It had to be done through visuals. So we came up with multiple photo campaigns where the jogger pants could be easily understood. We hired an extremely good-looking black guy, walking down La Brea... shopping. He’s wearing a black jogger pant with Concords and a black shirt pushing a baby stroller, holding his hot wife’s hand. This was intentional. We wanted to portray that a guy as masculine as him can pull something like this off, right? Had he been by himself walking down La Brea wearing something like this, people would either deem him gay or very, very fashion-forward. It would not translate to a general consumer. But he’s pushing a stroller and holding his hot wife’s hand... there’s no way this guy is deemed gay. He’s very, very fashionable. Now, if you’re a person on the street and see him wearing Concords and you like Concords, that’s automatically a conversation starter. And the fact that it looks good with the jogger pants and he’s wearing it, its almost like “if he’s pulling that outfit off, I can pull that outfit off as well too”.
We started training people on what [the jogger pant] looked like on Huaraches, Stan Smiths, all various types of shoes that were current. We employed that in the first catalog. We went out and did sales again and people started getting a little bit more and more of it. Sales had jumped up crazy, left and right, so we’re like, “There’s something here that we can expand on.” So we just kept on marketing. I’ll be honest, I did not see what would be the outcome of the jogger pant today. I did not see that. I just knew that there should be more silhouettes offered to men, but the thing is, we can only pull off certain outfits in certain fits. I thought this would be a new thing that guys can go to. Staying fit it hot, looking dapper was something all guys should evolve to, you know what I mean? People are maturing, guys are maturing, kids are maturing. When we believe in something, we stick with it, through thick and thin. We stand by it. We push it. We educate. I think a lot of the time people may not understand something because of lack of knowledge, but if you educate them and you show them that this can be an everyday, casual item and not just something that’s super fashion-forward, people will adapt to it. So, that’s what happened. That’s the origin of what we call the jogger pant.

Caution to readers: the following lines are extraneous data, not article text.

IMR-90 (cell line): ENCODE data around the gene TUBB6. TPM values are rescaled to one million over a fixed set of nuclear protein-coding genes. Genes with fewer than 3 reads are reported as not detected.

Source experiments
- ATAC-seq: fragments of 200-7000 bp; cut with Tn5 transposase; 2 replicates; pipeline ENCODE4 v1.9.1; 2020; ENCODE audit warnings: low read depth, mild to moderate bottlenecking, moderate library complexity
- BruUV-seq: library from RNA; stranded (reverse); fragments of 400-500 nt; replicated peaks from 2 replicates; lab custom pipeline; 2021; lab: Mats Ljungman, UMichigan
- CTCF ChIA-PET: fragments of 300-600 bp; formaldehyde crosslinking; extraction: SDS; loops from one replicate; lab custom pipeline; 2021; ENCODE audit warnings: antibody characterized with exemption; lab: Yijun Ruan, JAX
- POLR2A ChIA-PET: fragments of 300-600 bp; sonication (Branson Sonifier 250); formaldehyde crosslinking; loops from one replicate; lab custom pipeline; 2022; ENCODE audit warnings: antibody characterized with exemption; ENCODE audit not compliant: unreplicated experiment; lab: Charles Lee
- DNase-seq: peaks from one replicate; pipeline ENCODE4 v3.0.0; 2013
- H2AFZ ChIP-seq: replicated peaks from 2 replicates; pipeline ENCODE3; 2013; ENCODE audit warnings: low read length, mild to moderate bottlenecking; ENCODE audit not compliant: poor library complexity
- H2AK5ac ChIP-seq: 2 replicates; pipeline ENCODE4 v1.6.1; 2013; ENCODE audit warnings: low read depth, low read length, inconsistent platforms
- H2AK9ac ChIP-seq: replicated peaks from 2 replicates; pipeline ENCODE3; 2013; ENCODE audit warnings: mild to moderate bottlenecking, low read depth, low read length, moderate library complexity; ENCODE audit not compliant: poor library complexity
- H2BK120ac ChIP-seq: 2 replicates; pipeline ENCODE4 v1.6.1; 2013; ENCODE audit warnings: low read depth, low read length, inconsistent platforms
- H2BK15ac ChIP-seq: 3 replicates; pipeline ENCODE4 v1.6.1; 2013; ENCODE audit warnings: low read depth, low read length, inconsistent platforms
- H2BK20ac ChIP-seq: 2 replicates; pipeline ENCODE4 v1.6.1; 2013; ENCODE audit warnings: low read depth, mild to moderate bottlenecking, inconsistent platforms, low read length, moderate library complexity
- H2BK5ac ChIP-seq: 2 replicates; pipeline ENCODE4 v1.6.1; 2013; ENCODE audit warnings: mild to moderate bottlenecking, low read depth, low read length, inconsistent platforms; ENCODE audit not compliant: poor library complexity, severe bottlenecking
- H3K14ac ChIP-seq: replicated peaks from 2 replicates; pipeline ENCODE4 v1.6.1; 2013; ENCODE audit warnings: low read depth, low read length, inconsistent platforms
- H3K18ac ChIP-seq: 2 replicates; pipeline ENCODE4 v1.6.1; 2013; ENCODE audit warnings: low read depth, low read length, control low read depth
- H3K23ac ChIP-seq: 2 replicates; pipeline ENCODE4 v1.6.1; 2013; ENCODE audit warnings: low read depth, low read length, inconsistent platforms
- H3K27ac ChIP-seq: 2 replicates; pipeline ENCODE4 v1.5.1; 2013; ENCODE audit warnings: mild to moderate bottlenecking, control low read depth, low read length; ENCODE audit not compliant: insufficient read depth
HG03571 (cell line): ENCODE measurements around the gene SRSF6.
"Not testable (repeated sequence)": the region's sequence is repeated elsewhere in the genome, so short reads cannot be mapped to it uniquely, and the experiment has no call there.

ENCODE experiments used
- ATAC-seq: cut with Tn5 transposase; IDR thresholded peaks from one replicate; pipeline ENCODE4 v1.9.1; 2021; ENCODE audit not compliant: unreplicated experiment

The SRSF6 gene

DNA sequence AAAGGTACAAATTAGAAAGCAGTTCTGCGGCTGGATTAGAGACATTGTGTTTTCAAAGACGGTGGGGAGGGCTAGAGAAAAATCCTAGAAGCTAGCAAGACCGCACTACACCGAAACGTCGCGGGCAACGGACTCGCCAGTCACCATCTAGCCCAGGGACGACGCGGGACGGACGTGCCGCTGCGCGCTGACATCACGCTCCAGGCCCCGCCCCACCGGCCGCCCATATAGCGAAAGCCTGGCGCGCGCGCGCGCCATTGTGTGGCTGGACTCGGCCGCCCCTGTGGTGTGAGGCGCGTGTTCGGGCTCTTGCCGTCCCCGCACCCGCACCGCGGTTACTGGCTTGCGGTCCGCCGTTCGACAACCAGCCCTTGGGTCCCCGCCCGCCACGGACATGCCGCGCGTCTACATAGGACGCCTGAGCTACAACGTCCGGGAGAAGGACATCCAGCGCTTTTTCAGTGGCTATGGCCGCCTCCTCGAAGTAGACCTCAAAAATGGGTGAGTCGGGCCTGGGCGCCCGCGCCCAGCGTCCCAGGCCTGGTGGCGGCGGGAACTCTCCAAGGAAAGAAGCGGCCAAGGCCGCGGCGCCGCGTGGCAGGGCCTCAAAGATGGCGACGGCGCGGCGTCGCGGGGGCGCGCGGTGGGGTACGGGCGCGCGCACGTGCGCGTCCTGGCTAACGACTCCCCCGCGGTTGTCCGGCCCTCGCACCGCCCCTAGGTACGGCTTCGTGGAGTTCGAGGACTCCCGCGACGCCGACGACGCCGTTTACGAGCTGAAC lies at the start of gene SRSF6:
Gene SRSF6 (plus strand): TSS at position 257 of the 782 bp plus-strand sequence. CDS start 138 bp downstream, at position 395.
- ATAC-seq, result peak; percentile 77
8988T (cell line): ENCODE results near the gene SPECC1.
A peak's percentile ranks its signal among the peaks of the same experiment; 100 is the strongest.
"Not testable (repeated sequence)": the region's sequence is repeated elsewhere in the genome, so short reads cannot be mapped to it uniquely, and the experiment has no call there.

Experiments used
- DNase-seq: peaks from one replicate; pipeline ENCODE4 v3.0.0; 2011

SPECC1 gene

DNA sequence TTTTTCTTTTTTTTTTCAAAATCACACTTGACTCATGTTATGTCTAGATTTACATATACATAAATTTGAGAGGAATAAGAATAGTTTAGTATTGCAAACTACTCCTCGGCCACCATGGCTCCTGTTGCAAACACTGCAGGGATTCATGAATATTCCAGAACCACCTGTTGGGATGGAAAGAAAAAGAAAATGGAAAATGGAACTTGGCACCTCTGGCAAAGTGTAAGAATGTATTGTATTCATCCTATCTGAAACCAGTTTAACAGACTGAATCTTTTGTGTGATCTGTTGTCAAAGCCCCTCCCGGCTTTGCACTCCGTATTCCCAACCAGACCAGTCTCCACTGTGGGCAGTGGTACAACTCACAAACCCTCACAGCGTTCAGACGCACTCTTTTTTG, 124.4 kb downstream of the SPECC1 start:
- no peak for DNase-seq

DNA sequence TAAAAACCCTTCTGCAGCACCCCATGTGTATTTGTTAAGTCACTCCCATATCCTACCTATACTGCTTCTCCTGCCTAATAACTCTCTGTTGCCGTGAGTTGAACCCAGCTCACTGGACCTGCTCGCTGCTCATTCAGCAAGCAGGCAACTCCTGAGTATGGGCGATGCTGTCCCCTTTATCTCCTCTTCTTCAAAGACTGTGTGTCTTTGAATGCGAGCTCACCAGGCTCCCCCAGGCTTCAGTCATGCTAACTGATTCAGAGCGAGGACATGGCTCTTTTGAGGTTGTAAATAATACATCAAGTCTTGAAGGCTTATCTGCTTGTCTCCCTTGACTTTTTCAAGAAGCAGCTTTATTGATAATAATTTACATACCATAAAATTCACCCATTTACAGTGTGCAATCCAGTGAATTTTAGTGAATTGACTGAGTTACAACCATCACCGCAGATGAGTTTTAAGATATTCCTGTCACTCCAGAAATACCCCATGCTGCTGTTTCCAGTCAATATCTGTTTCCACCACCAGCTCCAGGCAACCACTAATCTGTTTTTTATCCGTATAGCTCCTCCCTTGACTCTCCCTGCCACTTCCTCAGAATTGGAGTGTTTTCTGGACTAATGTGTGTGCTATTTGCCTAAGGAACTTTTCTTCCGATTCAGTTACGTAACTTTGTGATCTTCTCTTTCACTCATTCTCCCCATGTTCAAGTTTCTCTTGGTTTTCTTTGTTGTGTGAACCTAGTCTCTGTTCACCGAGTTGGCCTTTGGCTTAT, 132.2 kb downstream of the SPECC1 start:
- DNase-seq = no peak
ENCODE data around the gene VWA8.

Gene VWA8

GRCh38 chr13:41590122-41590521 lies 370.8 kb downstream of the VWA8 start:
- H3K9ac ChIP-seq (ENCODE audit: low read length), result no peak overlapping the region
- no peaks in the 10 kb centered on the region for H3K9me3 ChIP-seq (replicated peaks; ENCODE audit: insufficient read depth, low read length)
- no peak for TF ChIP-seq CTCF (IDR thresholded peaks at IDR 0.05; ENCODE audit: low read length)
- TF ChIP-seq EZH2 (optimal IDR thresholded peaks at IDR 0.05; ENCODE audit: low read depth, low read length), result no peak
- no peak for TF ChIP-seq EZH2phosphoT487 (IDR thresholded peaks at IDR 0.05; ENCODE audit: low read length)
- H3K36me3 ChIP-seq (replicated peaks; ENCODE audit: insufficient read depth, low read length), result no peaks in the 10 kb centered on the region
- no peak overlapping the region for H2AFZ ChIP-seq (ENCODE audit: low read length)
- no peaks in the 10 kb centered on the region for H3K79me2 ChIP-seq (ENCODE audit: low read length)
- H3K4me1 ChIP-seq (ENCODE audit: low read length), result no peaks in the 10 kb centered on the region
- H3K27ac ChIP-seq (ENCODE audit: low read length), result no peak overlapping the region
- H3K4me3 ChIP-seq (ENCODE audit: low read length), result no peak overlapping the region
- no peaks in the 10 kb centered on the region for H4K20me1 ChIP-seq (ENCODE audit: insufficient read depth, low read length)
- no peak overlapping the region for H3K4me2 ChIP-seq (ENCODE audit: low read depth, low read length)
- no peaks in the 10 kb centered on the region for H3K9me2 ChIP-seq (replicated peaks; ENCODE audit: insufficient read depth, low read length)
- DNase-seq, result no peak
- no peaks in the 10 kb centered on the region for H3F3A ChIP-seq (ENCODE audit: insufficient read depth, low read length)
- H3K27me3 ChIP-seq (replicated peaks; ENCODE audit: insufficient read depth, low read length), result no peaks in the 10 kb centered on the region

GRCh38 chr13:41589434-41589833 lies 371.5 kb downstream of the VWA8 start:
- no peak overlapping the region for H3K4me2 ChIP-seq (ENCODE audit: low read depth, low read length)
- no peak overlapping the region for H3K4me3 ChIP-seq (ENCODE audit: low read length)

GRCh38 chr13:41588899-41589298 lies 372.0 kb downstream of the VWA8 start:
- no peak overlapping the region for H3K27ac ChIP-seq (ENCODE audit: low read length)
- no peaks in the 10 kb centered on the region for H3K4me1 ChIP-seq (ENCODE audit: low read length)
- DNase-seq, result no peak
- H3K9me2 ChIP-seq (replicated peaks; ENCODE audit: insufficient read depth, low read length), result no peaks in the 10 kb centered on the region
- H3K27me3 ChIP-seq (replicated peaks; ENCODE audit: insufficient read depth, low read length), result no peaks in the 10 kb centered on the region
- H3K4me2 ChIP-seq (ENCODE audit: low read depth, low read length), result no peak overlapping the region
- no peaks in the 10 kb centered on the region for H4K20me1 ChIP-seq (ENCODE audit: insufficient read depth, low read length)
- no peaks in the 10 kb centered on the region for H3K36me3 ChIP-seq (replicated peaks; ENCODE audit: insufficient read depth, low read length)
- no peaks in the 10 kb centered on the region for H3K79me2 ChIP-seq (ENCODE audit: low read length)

An exclusive first look at the new Legacy Jogger Pant featuring stain and water-proof construction
So, at that time, there was no one, at least in streetwear, with anything remotely close, or similar?
I know that a lot of European brands were on [the] whole drop-crotch pants. You know, those droopy... what we call the diaper bag pants. That was really hot at the time, and the silhouette can come off looking as if the bottom hem of the pant looks cinched, but its actually straight legged. So, there were some similarities there. We took the idea of the comfortness of it and applied the whole cinched cuff to it. In our realm, what we call casual-contemporary, no one was doing it at the time. It was a hard push because no one understood it. Mind you, it came off of the whole chino roll up, when everyone was doing it. Everyone was rolling up their pants at the time, so… it was like a unique alternative to that.
Obviously, if something becomes popular, for business that’s good. You get to sell more, reach a wider audience, you get to create more variations, etc. But how does it make you feel when there’s something you brought to the table (at least as far as streetwear goes) and other brands and even mass retail chains start mimicking that style and start profiting off what Publish [initially created]. How does that make you feel?
I mean, dude, it’s a very cutthroat world out there. It’s business. I definitely understand that. When something is hot, people jump on it. I don’t think it went against us. If anything, it helped us a little bit in a sense where, like, we were a new category. Us being new at the time, we did not have the reach like a lot of established brands do. We do not have the clientele the way these established brands do. Think of it like this: streetwear was not hot until 10.Deep, Mishka, King Stampede, Mighty Healthy. All those guys on the New York side pushed it. It took a lot of people to really make a category grow and that’s what happened with the jogger pant stuff.